The Affordable Care Act and baby-boomer demographics place a premium on innovative companies that can control medical costs while improving outcomes.
Matt Arens, president of Kopp Investment Advisors, also is senior portfolio manager of its AccruHealth small-capitalization fund, which has been a stellar performer in recent years, thanks to good-performing medical technology, drug and information-technology picks.
Lipper and Money Manager Review recently ranked AccruHealth the top performer among small-cap funds for the past three years. Arens, who has been following the health care industry since 1997, said he’s mindful of how the Affordable Care Act, also known as Obamacare, will change the health care business as it is fully rolled out next year.
Q: What has been the annualized return of AccruHealth over the past three years?
A: AccruHealth’s annualized return over the last three years was 26.3 percent, compared to 12.8 percent for the Russell 2000 Growth Index. Since its inception in September 2008, AccruHealth has annualized returns of 24.66 percent, compared to 8.26 percent for the Russell 2000 Growth Index.
Q: What have been two or three of the best performers and why?
A: One of the best performers is Cepheid [ticker: CPHD], which provides a test to quickly detect staph infections patients acquire during hospital stays. Under new health care reform policies, hospitals are no longer reimbursed for treating hospital-acquired infections and, in the near future, Medicare/Medicaid reimbursement for all of a hospital’s services will be cut by 1 percent if it falls into the “worst-performing quartile” in this area. These policies provide a huge incentive for hospitals to adopt Cepheid’s solution to reduce the frequency and spread of these types of infections.
Another “best performer” is Spectranetics Corp. [SPNC]. One of its core medical devices opens blocked arteries in legs, which helps reduce the frequency of debilitating and costly amputations.
Additionally, in the health care space, a typical path to success for a small company is to be acquired, locking in gains for stockholders. One of the biggest drivers behind AccruHealth’s performance has been the propensity for portfolio companies to be acquired for a significant premium — some as high as 170 percent. Fifteen portfolio companies have been acquired since AccruHealth’s inception 17 quarters ago, including local companies Medtox, ATS Medical and American Medical Systems.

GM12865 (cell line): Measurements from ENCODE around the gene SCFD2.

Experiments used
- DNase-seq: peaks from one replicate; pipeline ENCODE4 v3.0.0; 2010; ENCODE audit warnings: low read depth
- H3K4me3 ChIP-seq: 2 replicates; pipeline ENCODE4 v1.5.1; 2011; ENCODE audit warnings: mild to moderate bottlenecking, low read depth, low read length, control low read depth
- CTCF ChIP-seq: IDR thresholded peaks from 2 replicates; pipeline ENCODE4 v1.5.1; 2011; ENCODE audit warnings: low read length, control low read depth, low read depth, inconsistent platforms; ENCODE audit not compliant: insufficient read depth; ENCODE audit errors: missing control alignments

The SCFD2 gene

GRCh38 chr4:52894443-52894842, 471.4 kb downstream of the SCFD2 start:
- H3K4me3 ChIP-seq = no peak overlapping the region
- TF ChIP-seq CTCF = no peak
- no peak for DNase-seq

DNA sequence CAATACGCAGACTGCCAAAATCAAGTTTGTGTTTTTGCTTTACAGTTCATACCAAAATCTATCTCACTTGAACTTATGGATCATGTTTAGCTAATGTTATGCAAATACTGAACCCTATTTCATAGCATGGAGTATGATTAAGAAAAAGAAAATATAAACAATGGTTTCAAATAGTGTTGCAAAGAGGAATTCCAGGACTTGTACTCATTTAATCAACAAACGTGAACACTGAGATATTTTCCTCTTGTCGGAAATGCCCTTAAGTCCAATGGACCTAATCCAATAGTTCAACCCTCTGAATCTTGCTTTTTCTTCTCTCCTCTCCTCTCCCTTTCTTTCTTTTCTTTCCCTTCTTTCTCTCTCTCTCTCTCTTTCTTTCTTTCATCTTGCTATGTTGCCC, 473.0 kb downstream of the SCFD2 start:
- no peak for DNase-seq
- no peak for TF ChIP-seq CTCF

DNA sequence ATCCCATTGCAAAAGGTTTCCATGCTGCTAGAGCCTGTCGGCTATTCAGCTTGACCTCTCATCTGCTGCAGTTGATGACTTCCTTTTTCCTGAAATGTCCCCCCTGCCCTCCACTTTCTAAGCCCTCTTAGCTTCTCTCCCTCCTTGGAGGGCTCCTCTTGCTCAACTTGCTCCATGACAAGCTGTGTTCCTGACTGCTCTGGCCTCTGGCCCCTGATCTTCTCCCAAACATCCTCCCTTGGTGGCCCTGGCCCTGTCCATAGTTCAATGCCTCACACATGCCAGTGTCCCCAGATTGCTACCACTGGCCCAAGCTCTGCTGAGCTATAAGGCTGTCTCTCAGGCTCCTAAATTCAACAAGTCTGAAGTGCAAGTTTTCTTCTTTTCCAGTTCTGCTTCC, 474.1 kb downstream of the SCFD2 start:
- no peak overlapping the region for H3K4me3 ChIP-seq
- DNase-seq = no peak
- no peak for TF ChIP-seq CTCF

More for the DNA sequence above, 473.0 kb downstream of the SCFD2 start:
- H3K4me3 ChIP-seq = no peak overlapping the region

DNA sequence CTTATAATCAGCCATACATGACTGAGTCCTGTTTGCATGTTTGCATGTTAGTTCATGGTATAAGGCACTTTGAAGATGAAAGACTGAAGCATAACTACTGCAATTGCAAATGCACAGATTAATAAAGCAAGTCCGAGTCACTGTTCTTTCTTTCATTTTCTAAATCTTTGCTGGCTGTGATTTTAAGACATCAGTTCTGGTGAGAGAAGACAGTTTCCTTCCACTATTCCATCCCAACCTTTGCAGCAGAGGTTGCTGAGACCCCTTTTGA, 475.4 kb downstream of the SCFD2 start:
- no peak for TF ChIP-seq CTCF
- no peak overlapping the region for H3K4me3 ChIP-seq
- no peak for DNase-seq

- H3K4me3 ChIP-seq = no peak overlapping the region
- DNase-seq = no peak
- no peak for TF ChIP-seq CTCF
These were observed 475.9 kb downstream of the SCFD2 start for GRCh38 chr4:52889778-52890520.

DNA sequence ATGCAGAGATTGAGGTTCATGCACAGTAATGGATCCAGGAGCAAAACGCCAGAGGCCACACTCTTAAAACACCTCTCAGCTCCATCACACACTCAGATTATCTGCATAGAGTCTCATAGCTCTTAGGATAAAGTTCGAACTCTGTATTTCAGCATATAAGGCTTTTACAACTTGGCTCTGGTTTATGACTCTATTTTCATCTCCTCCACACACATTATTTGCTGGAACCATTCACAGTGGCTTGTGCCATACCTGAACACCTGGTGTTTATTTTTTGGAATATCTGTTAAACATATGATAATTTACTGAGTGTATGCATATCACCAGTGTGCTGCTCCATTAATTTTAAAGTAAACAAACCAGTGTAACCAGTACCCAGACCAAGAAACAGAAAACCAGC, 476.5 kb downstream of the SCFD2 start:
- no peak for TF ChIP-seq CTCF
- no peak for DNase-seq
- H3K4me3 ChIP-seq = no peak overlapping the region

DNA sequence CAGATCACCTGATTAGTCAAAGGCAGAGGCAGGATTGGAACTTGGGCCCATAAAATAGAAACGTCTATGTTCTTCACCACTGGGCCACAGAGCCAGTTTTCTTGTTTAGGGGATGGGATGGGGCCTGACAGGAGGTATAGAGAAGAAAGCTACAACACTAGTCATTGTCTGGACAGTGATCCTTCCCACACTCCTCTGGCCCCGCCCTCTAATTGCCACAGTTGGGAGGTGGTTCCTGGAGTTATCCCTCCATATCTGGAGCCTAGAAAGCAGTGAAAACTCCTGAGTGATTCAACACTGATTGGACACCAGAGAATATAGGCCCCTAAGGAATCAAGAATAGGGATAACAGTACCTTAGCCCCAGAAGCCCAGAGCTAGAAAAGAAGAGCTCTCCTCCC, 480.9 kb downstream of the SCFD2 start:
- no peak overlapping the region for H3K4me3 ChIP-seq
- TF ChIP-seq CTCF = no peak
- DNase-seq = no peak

Q: How many stocks in the portfolio?
A: There are generally 35 to 45 different stocks in the AccruHealth portfolio. Currently, there are 41 stocks in the portfolio.
Q: How have you positioned the portfolio for ongoing health care reform?
A: Whether it’s government efforts, such as the Affordable Care Act, or new policies implemented by insurance companies, the overall goal for the health care system is to provide better care. Health care providers are being [pushed] to deliver better outcomes at lower costs. Companies in the AccruHealth portfolio offer innovative solutions that help providers operate more effectively within this new environment. I look for small companies in the sweet spot of innovation — larger than start-ups ... but smaller than established industry titans. They are “hungry” companies that have the critical mass to reduce investment risk, combined with solid business models.
Q: Are there companies that actually address some of the cost drivers in the system?
A: Absolutely. Finding companies that mitigate health care costs is an important aspect of [our] approach. Examples include companies developing solutions such as medical devices that help reduce the length of hospital stays; diagnostics that better ensure expensive drugs are used only to treat patients that are likely to benefit from therapy; generic drugs that are less expensive versions of branded drugs, and health care information technologies that reduce billing-related costs while improving accuracy.
Q: Our health care system delivers the most expensive technology and treatments but similar or worse outcomes than other industrial countries that spend less on universal health care. Obamacare, if I understand it, expands access and also puts a bigger focus on prevention and primary care and reimbursing providers more for outcomes instead of every procedure and $30 for every aspirin, etc.
A: As a portfolio manager, I focus on the investment opportunities at hand, whether they are created by industry, regulatory or policy changes. What I can tell you is that the [Affordable Care Act] will drive more health care spending in the near term. The Centers for Medicare and Medicaid Services estimate national health expenditures have increased approximately 3.9 percent over the last five years; it expects that number to increase to 7.4 percent in 2014. The degree to which this “upfront” spending reduces costs down the road will determine whether the ACA is indeed a good thing.
Q: Is now a good time to invest in health care stocks?
A: The combination of the [Affordable Care Act] driving tens of millions of new consumers into the U.S. health care market, along with baby boomers entering their peak years of health care expenditures, should create a backdrop for significant growth in health care spending over the next several years.
In the near term, we’re looking at the vast majority of the [Affordable Care Act] being implemented by January 2014, with major implications for health care investing. The act is changing the rules of the game — more than anything in recent history — creating new winners and losers. Because stock prices typically reflect investors’ future expectations for a company, the time is now to identify stocks that will reap significant opportunities and those that will face considerable headwinds.
Neal St. Anthony • 612-673-7144